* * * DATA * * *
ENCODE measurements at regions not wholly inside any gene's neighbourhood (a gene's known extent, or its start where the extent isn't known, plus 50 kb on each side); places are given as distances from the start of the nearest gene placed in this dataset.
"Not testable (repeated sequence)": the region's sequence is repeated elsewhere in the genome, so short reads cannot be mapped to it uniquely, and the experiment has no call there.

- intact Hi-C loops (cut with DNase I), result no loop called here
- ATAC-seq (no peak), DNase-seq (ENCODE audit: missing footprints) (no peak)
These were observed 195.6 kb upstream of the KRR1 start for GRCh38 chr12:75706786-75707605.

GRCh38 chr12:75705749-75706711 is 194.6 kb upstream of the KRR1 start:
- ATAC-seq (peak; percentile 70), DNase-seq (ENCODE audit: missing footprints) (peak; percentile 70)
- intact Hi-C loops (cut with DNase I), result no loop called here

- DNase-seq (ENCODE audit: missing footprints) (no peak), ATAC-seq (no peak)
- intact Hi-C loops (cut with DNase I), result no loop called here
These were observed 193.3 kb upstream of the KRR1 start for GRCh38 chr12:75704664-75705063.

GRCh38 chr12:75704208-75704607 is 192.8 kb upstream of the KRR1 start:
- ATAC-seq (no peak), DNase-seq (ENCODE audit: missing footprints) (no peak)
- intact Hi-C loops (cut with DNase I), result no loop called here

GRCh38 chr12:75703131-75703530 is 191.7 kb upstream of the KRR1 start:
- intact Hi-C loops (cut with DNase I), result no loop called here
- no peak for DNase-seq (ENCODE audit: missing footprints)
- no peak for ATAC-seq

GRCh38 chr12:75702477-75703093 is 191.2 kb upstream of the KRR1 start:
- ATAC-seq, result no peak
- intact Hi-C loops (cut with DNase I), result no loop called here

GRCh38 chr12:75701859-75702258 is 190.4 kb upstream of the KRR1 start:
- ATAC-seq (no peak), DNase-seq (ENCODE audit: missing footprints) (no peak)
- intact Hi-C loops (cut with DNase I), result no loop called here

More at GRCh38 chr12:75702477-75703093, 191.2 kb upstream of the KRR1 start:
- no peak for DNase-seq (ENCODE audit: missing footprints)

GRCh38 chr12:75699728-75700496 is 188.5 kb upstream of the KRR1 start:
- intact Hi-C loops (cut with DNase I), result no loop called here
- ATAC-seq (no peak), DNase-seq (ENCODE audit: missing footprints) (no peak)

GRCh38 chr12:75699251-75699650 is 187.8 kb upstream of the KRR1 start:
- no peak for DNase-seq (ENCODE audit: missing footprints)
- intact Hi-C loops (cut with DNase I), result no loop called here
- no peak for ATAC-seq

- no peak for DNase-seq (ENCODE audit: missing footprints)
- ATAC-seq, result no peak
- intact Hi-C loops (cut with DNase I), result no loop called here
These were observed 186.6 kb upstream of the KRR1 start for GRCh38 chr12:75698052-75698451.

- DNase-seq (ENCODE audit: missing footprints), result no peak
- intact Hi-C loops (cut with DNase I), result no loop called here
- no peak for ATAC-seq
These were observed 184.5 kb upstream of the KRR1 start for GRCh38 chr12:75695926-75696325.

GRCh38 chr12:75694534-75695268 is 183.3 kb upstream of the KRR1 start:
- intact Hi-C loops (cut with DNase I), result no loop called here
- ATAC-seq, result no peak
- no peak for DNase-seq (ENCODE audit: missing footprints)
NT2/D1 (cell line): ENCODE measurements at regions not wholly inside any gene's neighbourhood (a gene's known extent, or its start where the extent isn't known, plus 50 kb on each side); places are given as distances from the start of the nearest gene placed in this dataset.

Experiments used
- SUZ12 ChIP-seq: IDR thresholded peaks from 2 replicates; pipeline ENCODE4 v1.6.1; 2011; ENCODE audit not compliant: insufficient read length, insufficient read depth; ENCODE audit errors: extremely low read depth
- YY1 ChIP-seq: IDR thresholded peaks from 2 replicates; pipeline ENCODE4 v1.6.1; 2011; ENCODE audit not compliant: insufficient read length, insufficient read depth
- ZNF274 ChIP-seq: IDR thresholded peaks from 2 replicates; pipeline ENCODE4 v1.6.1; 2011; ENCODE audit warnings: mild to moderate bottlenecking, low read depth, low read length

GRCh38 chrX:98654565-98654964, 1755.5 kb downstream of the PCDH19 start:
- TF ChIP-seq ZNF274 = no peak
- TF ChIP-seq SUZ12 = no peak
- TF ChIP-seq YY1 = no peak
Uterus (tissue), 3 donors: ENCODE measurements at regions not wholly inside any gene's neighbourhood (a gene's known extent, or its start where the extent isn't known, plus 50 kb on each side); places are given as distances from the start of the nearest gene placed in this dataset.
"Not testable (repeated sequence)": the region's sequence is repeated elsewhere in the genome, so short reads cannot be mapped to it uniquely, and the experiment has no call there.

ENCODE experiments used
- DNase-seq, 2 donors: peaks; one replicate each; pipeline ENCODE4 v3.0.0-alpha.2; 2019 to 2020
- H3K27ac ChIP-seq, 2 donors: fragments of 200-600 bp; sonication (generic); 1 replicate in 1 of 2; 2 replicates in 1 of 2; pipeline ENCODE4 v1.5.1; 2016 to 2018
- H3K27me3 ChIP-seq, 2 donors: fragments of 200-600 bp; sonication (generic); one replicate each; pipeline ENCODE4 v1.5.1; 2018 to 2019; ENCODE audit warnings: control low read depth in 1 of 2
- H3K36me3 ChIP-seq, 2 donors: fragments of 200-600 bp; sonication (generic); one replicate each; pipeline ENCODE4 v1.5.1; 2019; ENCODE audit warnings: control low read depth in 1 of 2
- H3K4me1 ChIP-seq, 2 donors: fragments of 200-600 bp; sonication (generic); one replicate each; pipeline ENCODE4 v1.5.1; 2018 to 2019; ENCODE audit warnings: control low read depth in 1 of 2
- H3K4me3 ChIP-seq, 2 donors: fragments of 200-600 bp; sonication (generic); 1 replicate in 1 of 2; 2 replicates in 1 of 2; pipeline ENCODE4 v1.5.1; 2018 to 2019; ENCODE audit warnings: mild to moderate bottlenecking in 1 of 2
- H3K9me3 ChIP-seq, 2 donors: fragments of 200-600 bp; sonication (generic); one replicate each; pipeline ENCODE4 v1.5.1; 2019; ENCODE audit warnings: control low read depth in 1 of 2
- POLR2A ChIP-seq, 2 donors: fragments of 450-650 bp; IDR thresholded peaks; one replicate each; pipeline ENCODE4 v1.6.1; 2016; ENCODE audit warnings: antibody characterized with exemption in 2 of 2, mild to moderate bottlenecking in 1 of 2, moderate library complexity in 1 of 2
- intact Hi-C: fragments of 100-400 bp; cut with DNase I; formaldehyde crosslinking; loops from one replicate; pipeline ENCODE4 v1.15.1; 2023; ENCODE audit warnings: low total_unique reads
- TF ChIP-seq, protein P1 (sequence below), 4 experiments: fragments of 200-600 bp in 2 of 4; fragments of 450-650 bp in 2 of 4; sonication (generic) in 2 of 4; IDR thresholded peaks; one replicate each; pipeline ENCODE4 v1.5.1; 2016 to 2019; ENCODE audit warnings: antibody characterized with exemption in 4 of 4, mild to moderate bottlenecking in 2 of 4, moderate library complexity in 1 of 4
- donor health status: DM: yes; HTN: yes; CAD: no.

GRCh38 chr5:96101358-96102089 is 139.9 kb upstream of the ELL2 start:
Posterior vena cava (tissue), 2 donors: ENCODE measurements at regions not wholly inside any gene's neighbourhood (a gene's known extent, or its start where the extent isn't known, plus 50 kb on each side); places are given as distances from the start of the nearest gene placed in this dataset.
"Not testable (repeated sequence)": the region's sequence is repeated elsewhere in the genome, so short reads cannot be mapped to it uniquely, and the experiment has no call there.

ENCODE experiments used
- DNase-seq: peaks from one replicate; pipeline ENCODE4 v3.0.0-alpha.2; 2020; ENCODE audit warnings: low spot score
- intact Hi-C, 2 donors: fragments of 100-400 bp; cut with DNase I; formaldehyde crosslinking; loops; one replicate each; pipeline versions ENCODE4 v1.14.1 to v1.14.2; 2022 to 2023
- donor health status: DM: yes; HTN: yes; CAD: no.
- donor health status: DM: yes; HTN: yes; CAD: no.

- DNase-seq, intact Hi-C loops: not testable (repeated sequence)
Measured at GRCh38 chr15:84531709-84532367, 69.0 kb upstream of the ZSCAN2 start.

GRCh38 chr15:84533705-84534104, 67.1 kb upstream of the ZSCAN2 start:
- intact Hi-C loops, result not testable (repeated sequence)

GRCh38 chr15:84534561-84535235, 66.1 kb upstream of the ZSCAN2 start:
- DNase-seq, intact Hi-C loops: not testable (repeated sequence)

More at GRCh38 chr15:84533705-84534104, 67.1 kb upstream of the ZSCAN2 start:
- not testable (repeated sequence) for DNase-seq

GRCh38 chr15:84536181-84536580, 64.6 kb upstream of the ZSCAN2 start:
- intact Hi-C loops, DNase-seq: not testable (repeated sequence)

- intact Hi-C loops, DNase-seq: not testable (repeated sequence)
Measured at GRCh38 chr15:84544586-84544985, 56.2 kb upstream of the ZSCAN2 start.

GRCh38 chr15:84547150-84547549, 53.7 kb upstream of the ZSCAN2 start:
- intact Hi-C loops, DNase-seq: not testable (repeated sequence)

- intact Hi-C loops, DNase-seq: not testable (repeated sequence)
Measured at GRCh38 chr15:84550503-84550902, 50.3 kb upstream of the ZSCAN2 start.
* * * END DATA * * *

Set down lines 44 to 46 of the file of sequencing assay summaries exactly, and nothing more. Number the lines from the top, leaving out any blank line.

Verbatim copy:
- ATAC-seq, result no peak
- no peak for DNase-seq (ENCODE audit: missing footprints)
NT2/D1 (cell line): ENCODE measurements at regions not wholly inside any gene's neighbourhood (a gene's known extent, or its start where the extent isn't known, plus 50 kb on each side); places are given as distances from the start of the nearest gene placed in this dataset.